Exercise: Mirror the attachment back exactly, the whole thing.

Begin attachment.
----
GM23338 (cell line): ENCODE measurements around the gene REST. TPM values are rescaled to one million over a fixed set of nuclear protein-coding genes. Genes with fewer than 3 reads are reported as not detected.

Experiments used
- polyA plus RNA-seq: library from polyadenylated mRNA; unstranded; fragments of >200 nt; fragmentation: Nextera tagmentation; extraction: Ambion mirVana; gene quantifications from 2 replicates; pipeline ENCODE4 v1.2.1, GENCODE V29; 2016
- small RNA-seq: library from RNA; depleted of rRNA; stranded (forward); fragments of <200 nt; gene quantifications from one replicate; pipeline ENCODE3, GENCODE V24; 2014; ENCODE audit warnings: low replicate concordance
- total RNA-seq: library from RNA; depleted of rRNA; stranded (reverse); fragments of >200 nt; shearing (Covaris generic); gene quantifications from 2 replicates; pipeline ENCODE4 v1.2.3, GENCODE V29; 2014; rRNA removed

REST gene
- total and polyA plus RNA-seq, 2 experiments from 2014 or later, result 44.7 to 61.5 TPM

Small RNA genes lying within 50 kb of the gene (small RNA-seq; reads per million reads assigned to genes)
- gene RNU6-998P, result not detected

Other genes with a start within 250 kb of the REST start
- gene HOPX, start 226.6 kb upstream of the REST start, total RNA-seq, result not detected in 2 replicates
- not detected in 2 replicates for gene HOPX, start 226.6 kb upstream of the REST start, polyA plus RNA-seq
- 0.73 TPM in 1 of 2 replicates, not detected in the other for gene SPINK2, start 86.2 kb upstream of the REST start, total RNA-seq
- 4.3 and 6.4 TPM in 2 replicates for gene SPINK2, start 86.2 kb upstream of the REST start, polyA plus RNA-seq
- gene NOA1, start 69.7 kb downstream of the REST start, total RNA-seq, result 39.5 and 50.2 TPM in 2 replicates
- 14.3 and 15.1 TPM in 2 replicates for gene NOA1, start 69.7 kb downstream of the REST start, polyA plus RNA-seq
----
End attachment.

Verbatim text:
GM23338 (cell line): ENCODE measurements around the gene REST. TPM values are rescaled to one million over a fixed set of nuclear protein-coding genes. Genes with fewer than 3 reads are reported as not detected.

Experiments used
- polyA plus RNA-seq: library from polyadenylated mRNA; unstranded; fragments of >200 nt; fragmentation: Nextera tagmentation; extraction: Ambion mirVana; gene quantifications from 2 replicates; pipeline ENCODE4 v1.2.1, GENCODE V29; 2016
- small RNA-seq: library from RNA; depleted of rRNA; stranded (forward); fragments of <200 nt; gene quantifications from one replicate; pipeline ENCODE3, GENCODE V24; 2014; ENCODE audit warnings: low replicate concordance
- total RNA-seq: library from RNA; depleted of rRNA; stranded (reverse); fragments of >200 nt; shearing (Covaris generic); gene quantifications from 2 replicates; pipeline ENCODE4 v1.2.3, GENCODE V29; 2014; rRNA removed

REST gene
- total and polyA plus RNA-seq, 2 experiments from 2014 or later, result 44.7 to 61.5 TPM

Small RNA genes lying within 50 kb of the gene (small RNA-seq; reads per million reads assigned to genes)
- gene RNU6-998P, result not detected

Other genes with a start within 250 kb of the REST start
- gene HOPX, start 226.6 kb upstream of the REST start, total RNA-seq, result not detected in 2 replicates
- not detected in 2 replicates for gene HOPX, start 226.6 kb upstream of the REST start, polyA plus RNA-seq
- 0.73 TPM in 1 of 2 replicates, not detected in the other for gene SPINK2, start 86.2 kb upstream of the REST start, total RNA-seq
- 4.3 and 6.4 TPM in 2 replicates for gene SPINK2, start 86.2 kb upstream of the REST start, polyA plus RNA-seq
- gene NOA1, start 69.7 kb downstream of the REST start, total RNA-seq, result 39.5 and 50.2 TPM in 2 replicates
- 14.3 and 15.1 TPM in 2 replicates for gene NOA1, start 69.7 kb downstream of the REST start, polyA plus RNA-seq